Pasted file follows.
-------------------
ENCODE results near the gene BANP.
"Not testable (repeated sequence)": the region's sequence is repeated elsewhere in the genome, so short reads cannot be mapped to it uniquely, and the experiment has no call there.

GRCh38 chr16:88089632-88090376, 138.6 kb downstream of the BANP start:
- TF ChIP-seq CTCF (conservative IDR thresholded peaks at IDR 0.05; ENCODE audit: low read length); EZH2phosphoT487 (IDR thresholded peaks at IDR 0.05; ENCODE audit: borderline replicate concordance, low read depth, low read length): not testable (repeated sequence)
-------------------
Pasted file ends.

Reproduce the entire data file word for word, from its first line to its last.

ENCODE results near the gene BANP.
"Not testable (repeated sequence)": the region's sequence is repeated elsewhere in the genome, so short reads cannot be mapped to it uniquely, and the experiment has no call there.

GRCh38 chr16:88089632-88090376, 138.6 kb downstream of the BANP start:
- TF ChIP-seq CTCF (conservative IDR thresholded peaks at IDR 0.05; ENCODE audit: low read length); EZH2phosphoT487 (IDR thresholded peaks at IDR 0.05; ENCODE audit: borderline replicate concordance, low read depth, low read length): not testable (repeated sequence)